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Michigan boy receives groundbreaking gene-editing treatment to restore vision

Metro Detroit boy makes medical history with gene-editing treatment
Metro Detroit boy makes medical history with gene-editing treatment 02:18

WARREN, Mich. (CBS DETROIT) - An 11-year-old boy in Warren has made medical history. He is one of two children in the world to receive an experimental gene therapy procedure to restore vision. 

"Yes, Jacob is our little science experiment," said Jodie Peckham, the mother of Jacob Peckham.

Jacob was born with Retinitis-pigmentosa 90, a genetic eye condition that was causing him to lose his vision. His family learned he was a candidate for a new gene editing treatment. 

"Just knowing that he could get better, even if it was slightly, I was happy," said Jacob's father, Andrew Peckham.

Jacob said trying a first-in-the-world experimental treatment could be scary but is worth it.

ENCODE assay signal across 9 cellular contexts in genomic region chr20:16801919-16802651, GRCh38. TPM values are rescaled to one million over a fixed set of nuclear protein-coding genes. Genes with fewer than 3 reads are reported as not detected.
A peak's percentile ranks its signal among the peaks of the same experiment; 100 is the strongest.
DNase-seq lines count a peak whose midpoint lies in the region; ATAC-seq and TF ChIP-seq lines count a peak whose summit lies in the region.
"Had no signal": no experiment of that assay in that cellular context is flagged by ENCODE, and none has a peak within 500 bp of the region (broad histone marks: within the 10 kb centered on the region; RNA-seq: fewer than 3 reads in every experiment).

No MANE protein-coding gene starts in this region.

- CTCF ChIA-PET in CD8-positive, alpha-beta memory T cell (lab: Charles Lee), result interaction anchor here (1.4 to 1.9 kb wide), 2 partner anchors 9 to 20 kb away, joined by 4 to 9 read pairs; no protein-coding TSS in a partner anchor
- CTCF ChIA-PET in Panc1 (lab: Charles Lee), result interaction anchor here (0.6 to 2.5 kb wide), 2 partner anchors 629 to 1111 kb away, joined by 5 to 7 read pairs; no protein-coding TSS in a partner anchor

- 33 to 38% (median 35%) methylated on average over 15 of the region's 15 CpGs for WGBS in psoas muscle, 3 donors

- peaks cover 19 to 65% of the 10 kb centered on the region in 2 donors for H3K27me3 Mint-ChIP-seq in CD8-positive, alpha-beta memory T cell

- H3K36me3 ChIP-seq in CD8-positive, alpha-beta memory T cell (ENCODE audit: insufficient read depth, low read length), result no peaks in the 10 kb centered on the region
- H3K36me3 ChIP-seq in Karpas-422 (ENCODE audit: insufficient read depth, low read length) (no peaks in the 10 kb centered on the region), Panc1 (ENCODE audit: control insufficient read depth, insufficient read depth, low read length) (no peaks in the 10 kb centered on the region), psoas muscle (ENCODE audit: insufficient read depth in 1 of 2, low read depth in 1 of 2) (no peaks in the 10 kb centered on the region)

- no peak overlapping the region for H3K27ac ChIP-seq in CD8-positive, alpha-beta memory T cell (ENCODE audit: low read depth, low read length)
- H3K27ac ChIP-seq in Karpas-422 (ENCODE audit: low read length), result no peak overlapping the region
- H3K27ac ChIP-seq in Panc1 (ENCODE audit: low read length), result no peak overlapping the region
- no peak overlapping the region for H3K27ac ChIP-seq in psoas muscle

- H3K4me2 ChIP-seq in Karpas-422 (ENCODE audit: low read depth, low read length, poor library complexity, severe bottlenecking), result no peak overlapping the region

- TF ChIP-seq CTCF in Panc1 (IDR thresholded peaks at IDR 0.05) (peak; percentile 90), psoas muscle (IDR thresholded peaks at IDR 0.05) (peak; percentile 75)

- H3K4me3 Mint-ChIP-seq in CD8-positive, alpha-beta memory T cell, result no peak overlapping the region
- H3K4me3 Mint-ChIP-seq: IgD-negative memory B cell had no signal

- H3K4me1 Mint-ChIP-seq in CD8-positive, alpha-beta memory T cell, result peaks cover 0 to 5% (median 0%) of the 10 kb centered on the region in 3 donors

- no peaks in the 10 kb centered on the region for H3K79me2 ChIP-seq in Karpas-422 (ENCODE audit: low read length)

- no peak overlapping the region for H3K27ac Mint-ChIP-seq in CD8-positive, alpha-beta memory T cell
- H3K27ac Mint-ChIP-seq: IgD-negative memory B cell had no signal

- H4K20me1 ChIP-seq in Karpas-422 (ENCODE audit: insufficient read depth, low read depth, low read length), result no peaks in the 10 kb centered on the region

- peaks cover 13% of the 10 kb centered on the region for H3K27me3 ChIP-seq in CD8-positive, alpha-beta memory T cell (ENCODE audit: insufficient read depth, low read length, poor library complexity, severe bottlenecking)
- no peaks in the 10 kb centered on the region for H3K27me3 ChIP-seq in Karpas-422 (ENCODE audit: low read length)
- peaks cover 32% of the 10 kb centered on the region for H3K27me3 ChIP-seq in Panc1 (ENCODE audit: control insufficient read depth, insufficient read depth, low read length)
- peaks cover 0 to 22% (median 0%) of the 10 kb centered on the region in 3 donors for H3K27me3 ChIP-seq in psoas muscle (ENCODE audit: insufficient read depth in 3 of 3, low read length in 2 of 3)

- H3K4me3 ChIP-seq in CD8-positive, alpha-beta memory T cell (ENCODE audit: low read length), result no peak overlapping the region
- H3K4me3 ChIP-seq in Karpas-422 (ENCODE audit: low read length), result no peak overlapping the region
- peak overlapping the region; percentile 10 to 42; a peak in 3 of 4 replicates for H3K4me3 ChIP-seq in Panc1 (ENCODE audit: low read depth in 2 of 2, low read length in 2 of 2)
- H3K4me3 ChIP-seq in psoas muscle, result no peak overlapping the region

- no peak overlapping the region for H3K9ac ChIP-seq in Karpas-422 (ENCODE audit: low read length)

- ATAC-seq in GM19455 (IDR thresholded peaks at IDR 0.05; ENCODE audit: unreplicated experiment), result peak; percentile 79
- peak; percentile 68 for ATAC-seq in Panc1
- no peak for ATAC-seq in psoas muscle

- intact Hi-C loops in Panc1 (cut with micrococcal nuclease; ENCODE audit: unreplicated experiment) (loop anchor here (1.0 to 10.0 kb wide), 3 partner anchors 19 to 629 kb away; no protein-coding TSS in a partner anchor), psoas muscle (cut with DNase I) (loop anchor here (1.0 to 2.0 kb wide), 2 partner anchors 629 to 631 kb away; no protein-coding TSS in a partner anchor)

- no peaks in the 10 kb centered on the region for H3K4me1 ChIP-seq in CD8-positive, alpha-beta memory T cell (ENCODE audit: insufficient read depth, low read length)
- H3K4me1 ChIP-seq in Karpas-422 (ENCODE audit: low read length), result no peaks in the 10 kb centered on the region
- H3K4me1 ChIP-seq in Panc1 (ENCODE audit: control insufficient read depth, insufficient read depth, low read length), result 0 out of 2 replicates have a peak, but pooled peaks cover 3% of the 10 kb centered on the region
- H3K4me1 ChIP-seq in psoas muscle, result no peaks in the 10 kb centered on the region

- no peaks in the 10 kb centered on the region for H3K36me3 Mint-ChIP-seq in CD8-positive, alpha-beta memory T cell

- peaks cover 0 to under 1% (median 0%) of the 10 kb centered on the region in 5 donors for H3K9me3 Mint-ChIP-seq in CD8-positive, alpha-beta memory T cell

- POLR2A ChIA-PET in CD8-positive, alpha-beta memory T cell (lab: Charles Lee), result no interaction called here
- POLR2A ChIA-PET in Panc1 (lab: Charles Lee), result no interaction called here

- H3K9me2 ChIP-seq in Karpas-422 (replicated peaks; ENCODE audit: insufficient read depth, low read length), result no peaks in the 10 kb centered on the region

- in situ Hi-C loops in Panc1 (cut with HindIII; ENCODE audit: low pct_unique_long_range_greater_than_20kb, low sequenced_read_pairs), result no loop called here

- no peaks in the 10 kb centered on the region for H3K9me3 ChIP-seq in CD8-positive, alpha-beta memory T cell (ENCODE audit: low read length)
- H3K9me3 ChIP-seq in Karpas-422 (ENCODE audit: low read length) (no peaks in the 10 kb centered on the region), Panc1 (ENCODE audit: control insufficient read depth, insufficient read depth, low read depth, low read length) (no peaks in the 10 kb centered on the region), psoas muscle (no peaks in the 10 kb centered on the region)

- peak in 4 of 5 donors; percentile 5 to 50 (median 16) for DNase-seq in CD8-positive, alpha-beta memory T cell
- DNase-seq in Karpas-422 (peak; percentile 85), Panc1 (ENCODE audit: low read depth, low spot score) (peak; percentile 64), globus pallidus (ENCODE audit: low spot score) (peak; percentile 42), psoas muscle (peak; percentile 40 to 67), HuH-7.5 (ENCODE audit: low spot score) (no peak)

"I want to help people like me ... Before the surgery ... And then after, it felt like, I don't know, I could experience the world better," said Jacob.

They flew to the Children's Hospital of Philadelphia for the procedure. Jacob received the surgery on one of his eyes. His father said, simply put, the procedure replaced the "bad genes" in his eye with "good genes."

"They basically put a needle in my eye," said Jacob of the surgery. 

The treatment was tested on 12 adults and two children with a genetic form of vision loss.

"Both patients improved their vision," Aleman said of the young patients. "We were pleasantly surprised that there was a major improvement to this very new therapy never before used in the eye." 

Jacob said that as the weeks went on, his vision improved. The trial study was published two years later, and Jacob was happy with his results. 

"Now I can see farther and clearer," he said. 

Since the procedure, Jacob has gained the confidence to get outside more. He's playing baseball, bowling, and even riding roller coasters. He also is now able to use a cellphone and enjoy video games. 

"I have witnessed that since surgery, 'Wait, you saw that? You can do that? Wait, I normally do that for you," said Jodie Peckham. "So a lot of independence came along with it.

The gene-editing therapy is now going through the FDA approval process. Jacob's younger sister has the same eye condition. The family is hopeful that if the procedure is approved, it could help her and others.  

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